In the depths of Zion National Park, Ray Miller searches for redemption.
He trudges forward with more than 40 pounds of wetsuit, rope, water bottles, and other equipment strapped to his back. His friends, Casey Hunter and Jon Rockwood, trail a few yards behind.
Dust thickens the 104-degree air on this June day. The sun beats the stone monoliths, the cottonwoods, and the hikers' shoulders. The three walk past skittish whiptail lizards and up white sandstone switchbacks into the belly of Zion, into Heaps Canyon.
It was just such a June day in 2006 when Miller left a companion for dead, far down in the twists of Heaps.
After you rappel 75 feet into Zion National Park's Heaps Canyon, there's no going back.
All three fit that description, more or less. Porter had been canyoneering for five years, but a lightning strike had robbed him of feeling below the knees. He was plagued by chronic pain and sometimes needed morphine to control it.
Miller was a good climber but not an advanced canyoneer. Nevertheless, he deemed himself skilled enough for what he thought would be an easy day trip.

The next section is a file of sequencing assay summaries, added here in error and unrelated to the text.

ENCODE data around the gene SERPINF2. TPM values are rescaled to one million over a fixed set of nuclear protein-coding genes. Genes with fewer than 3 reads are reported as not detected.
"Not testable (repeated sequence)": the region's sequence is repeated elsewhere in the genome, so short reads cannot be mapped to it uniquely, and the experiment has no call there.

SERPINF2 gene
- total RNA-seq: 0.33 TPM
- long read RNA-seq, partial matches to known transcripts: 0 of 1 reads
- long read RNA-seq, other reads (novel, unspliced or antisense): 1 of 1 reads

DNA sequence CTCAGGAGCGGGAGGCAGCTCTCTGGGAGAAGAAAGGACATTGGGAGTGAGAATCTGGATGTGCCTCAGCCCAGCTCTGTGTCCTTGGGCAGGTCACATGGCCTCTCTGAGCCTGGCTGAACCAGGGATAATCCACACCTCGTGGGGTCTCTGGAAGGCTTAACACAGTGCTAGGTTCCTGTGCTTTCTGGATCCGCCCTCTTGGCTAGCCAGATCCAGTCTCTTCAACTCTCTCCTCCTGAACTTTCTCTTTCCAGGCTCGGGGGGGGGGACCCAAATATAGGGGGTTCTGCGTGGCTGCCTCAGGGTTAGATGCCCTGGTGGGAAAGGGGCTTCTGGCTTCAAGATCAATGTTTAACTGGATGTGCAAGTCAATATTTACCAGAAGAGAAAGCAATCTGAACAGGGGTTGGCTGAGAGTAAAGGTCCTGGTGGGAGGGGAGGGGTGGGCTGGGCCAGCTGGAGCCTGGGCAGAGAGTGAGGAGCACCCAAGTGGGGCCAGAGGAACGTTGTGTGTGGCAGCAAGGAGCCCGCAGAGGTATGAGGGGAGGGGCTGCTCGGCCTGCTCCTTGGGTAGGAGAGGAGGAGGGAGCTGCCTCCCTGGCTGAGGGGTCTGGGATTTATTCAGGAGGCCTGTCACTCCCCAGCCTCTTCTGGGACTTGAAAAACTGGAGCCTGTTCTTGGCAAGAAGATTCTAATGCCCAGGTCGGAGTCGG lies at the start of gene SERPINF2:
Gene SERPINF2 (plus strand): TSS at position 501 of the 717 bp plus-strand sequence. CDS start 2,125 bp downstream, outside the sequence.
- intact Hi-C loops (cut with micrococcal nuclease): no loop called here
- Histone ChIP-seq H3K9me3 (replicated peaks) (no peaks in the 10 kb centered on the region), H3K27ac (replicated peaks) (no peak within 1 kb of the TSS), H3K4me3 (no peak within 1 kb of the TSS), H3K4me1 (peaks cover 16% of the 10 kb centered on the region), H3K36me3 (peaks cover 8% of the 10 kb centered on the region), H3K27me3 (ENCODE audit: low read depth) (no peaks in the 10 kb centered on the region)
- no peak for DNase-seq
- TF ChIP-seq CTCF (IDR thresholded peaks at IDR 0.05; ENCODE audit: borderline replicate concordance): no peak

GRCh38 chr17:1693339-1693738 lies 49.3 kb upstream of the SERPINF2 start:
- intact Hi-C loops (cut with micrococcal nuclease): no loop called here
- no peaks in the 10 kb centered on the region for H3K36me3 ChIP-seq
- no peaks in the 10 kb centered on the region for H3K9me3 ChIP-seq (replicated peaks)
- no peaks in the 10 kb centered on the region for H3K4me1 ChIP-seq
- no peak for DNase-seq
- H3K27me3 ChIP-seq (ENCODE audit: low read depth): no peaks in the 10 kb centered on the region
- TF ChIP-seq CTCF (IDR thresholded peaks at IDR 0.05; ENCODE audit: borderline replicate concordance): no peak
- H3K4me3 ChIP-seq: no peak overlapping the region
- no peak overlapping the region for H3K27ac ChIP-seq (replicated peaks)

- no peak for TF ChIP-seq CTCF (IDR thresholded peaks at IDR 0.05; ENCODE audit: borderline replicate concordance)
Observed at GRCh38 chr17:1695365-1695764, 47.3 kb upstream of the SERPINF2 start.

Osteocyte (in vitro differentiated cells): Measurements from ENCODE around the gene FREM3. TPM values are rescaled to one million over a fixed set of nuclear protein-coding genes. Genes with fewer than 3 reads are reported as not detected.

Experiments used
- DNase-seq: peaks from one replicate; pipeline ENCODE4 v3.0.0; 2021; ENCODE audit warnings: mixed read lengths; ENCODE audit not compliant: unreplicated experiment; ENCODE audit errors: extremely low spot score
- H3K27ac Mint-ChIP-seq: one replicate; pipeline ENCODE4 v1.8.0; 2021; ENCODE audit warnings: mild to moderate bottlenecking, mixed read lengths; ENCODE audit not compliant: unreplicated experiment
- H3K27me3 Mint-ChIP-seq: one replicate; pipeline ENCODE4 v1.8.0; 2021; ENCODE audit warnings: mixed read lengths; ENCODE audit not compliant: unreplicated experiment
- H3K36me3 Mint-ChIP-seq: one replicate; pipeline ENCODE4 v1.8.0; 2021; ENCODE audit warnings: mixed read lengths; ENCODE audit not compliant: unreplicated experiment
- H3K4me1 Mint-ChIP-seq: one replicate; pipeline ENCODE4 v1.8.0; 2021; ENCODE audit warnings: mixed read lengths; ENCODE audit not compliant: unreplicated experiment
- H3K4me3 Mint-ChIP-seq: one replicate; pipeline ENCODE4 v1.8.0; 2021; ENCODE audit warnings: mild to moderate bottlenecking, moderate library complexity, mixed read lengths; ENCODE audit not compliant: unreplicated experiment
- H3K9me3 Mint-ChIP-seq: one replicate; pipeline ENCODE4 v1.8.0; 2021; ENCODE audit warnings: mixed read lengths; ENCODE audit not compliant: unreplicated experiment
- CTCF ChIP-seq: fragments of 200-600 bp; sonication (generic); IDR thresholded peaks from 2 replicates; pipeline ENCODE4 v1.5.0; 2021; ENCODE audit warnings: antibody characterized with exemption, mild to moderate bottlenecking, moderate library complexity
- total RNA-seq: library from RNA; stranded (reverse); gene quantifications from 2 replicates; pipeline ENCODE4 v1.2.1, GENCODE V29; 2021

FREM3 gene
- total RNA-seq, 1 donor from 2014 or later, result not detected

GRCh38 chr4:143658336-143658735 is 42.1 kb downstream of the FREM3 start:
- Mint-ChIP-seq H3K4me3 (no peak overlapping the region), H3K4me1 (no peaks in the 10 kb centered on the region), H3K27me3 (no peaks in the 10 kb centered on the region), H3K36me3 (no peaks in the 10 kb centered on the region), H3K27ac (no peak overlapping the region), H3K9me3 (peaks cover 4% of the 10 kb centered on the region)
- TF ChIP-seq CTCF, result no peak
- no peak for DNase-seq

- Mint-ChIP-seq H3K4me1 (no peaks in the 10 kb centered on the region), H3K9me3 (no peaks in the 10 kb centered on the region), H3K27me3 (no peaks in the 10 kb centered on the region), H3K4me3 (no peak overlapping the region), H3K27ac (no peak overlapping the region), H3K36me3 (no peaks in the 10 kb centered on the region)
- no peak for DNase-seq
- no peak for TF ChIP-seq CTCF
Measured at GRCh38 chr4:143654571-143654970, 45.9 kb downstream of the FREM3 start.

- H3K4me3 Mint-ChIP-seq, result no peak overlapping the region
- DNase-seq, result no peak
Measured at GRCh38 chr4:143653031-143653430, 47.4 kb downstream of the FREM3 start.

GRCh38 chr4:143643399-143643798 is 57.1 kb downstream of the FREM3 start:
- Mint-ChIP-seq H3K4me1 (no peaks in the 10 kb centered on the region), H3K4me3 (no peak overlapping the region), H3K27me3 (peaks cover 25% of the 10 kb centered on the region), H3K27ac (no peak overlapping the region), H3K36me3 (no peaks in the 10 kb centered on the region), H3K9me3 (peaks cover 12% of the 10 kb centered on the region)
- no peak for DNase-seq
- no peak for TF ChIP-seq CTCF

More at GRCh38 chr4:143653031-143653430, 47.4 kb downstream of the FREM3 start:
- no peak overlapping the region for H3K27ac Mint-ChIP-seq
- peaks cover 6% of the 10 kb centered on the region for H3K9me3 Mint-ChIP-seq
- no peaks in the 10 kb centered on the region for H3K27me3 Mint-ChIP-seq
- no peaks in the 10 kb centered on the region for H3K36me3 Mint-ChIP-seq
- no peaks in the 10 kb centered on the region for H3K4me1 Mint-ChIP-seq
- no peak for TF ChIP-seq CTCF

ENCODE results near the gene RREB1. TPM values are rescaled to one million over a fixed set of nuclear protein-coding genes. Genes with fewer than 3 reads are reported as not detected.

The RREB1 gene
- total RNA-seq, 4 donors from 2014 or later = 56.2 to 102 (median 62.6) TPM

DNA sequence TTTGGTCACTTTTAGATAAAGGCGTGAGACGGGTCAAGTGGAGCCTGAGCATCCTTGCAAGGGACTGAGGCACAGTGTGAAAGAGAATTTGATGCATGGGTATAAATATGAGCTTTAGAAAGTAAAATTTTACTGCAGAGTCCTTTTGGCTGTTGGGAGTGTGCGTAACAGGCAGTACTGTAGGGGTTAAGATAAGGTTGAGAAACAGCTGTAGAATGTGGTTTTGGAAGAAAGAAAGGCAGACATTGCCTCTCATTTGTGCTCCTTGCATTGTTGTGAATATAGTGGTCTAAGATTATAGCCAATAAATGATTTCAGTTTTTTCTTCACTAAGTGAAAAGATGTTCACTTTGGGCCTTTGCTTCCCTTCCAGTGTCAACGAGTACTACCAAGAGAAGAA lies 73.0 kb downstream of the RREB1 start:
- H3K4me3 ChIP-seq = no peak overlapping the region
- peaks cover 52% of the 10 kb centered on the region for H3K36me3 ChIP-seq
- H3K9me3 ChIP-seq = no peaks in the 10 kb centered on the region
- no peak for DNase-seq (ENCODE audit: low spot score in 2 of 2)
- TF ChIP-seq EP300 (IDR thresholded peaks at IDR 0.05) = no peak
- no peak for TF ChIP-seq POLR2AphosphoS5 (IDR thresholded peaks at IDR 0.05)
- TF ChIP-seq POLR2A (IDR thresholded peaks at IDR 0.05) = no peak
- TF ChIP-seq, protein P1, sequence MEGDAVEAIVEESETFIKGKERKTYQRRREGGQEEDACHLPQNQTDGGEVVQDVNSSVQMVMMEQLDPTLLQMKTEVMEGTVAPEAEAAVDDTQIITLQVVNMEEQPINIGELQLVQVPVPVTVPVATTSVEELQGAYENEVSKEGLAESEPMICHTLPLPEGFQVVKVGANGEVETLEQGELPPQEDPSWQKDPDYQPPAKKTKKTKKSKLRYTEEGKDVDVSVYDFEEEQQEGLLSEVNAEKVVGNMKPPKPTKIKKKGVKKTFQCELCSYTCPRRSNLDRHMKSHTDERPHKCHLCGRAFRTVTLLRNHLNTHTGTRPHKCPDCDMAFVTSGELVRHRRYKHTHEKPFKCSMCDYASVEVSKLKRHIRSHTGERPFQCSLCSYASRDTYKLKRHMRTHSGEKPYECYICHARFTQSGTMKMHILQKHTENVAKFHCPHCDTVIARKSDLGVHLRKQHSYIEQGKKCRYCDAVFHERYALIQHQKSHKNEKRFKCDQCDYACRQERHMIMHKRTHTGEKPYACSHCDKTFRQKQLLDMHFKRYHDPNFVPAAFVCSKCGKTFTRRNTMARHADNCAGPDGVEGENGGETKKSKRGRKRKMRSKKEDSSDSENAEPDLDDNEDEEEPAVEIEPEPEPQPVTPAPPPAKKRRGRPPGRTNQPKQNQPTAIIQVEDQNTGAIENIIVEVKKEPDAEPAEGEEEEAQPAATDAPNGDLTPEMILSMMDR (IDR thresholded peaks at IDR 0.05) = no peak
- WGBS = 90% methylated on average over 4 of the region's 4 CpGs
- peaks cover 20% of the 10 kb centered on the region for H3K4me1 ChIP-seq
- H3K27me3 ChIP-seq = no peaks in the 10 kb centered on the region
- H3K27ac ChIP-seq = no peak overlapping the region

Cresswell was to lead the expedition. He had plugged the coordinates for Behunin Canyon into his GPS and had a guidebook and a description of the canyon he'd found on the Internet. He'd also printed out a map of their destination--but only of the immediate area. Failing to bring a map showing Behunin's larger context, he later said, "was definitely my worst mistake."
After getting their permit, the three packed food, water, and gear for a day trip. They left soon after dawn the next morning, slogging up the 21 switchbacks of Walter's Wiggles. Bypassing the popular but vertigo-inducing Angels Landing, they continued past spiny yucca and into stands of pine, pausing briefly to chat with a backpacker before moving on. According to Cresswell's GPS, Behunin Canyon appeared to be farther up the trail. What he didn't know was that Zion's layers of canyon and cliff make pinpointing a particular spot on the twisting trails a challenge. In fact, the entrance to Behunin was just paces from where they had spoken to the backpacker.